Strong Growth for Ruby on Rails Developers

Since its launch in December 2005, Ruby on Rails has become the Web application framework of choice for a wide variety of consumer-facing companies. According to one estimate, over 600,000 websites are now running on Ruby on Rails, threatening Java’s dominance. That’s all good news for RoR developers.

Ruby on Rails logoGrowth Generated Across Sectors

“From a macro perspective, Ruby continues to be in really strong demand,” says Doug Schade, principal consultant at WinterWyman Technology Search in Boston. “Last year we did a study of our own searches and found that 10 percent of our roles were Ruby-based, and this year it’s already 15 percent. So we’re on track for continued growth.”

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Schade thinks the need is driven by Boston’s robust startup sector, as well as the continued strength of the city’s small- and medium-sized companies. He’s observed the same response to RoR from employers in New York and beyond.

Matt Brosseau, director of information technology at Chicago consultant Instant Technology, says that not only are more people asking for RoR skills, but the need is crossing industries. “A couple years ago it was mostly Web development shops and places that kind of solved customized software solutions,” he says. “But nowadays I have financial firms and security firms reach out, as well as healthcare organizations. I even had an auto salvage dealership looking for Ruby people.”

Complimentary Tool Kit

Brosseau has noticed a critical need for developers with a good grasp of Web standards and a strong knowledge of HTML5 and CSS 4. “They tend to be pretty applicable since all of the applications have to (a) be responsive and (b) be seen through a website.”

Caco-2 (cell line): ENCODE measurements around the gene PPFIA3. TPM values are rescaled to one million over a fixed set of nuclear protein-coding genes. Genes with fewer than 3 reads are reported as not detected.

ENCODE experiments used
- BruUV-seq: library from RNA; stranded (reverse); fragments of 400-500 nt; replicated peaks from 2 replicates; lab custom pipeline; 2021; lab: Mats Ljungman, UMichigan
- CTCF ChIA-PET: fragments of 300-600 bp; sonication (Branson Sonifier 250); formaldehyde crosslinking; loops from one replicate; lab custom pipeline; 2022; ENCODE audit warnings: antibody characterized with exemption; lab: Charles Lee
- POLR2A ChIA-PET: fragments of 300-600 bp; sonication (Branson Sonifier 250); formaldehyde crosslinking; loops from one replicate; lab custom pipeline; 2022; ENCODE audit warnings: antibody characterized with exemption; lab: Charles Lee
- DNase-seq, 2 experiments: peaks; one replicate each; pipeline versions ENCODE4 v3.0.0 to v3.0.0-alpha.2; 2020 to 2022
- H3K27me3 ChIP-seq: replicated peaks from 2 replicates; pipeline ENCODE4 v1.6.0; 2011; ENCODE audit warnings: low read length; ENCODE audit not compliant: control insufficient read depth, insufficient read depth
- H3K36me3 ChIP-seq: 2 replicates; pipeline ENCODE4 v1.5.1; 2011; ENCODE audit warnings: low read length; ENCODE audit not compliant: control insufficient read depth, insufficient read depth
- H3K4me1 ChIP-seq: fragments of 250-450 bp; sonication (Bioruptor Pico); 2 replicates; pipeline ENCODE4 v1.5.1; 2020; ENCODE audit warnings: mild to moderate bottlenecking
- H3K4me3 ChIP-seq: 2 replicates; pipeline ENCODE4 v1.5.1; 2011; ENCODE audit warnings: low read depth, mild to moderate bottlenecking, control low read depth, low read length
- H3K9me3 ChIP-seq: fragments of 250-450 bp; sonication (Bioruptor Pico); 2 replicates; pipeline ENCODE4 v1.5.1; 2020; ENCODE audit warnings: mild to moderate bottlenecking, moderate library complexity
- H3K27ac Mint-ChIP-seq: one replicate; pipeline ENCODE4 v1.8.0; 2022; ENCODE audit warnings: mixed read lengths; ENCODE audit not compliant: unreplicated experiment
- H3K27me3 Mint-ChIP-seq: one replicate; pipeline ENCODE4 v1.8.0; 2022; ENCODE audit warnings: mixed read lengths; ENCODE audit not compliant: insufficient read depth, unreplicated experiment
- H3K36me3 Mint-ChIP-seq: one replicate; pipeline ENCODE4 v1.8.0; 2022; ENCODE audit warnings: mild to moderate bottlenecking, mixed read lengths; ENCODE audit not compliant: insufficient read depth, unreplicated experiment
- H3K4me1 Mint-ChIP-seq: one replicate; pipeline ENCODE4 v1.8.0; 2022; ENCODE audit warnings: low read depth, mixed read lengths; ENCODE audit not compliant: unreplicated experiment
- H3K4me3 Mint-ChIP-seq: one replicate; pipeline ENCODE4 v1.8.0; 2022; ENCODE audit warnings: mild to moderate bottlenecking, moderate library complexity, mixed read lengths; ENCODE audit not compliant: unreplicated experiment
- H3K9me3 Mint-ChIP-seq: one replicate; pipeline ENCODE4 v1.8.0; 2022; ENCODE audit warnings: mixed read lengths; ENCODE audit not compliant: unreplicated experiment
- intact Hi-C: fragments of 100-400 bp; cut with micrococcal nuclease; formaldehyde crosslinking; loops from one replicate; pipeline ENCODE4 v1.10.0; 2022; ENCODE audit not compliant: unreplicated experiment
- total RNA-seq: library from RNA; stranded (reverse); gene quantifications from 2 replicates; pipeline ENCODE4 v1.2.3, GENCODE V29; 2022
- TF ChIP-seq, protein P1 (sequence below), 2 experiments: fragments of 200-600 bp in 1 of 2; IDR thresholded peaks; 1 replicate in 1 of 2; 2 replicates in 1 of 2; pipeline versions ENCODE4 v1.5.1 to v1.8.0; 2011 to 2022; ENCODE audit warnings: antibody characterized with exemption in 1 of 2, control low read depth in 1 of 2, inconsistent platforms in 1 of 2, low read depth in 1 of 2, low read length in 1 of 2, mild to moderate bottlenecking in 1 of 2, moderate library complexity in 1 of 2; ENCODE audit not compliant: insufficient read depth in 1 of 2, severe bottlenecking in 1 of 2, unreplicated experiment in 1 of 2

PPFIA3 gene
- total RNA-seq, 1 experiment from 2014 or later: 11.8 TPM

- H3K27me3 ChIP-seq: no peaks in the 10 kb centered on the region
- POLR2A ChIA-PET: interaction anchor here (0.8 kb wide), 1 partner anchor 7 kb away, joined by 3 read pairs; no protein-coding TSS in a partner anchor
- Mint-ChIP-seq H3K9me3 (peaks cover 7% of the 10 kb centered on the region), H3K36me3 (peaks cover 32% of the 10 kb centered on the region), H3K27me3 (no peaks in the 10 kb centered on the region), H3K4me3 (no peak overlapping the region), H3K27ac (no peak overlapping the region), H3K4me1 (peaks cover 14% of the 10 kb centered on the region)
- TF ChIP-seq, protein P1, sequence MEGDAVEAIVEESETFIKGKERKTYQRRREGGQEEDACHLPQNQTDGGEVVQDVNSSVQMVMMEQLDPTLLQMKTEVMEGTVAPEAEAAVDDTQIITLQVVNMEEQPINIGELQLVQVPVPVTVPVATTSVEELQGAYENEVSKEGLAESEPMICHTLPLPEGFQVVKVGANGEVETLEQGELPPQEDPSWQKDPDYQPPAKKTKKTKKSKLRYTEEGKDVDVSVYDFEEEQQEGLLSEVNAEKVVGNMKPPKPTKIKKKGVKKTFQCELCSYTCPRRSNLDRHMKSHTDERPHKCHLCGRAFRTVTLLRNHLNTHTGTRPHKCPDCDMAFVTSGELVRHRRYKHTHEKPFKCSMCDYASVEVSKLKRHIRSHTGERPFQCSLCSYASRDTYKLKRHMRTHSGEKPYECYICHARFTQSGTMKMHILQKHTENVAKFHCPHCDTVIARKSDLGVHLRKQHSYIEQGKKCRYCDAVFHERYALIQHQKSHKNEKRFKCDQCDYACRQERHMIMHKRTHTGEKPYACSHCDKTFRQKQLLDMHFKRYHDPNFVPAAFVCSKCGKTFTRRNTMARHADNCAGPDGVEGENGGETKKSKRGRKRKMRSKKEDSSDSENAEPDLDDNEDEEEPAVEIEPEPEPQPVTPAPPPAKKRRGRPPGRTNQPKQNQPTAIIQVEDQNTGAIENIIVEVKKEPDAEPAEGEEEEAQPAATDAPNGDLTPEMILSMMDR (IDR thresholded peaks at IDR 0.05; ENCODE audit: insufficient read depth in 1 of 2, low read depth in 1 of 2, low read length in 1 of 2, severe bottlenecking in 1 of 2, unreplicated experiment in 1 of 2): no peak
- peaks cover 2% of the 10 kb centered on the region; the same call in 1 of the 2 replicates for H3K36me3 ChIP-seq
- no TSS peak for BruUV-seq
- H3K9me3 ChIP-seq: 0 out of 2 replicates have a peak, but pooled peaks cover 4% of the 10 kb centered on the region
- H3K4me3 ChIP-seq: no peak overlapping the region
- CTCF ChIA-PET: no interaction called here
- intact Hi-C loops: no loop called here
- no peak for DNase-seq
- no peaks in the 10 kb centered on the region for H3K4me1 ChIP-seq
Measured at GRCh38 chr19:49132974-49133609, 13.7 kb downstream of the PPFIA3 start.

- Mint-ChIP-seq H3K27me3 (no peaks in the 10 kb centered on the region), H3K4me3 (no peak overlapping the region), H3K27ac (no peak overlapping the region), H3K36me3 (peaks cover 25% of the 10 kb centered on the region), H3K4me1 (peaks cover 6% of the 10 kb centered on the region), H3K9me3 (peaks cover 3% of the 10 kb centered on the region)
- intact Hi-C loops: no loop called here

The biggest trend in tools that Schade sees regards JavaScript front-end frameworks. “The most highly in-demand Rubyist is one who can couple their skills with AngularJS, Backbone.js or Ember.js,” he says. On the database side, he sees a demand for coupling RoR with MySQL and PostgreSQL.

High Pay

Ruby developers get paid well. In Chicago, Brosseau sometimes finds it a challenge to fill full-time positions because the money is too good to pass up as a freelancer. “A lot of the consultants can command $100 an hour, or working through an agency as a full-fledged contractor we’re seeing salaries from $150,000 to $175,000,” he says.

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Comments

  1. BY Walter says:

    Its not the certifications that both me. I’ll do them. Its the Money, folks. These certs are not cheap. You have to decide tires for the car, brakes or certs.

    The money is just not there!. Employers seem to be pushing this chore onto employees. I don’t hear BMW, Nissan, et. al. doing this. Seems everything is shoved back to the employee. I saw quite and expose on PBS last night (KLRU in Austin where I live) and it proved when employees have voting rights, equal power to the owners, the company damn well prospers – big time. Every employee has one vote. Not I realize someone has to call the shots but this is great example that its moving from bottom-up, not top down. We would be on a ‘Certifications Treadmill’ for management. They applaud while its coming out of our money. Something has to give.

    Suggestions?

    Walt Roper
    Austin, TX (Aboretum)
    University of Illinois

    wrope2@uis.edu

    roperw4@gmail.com

    512-203-1751

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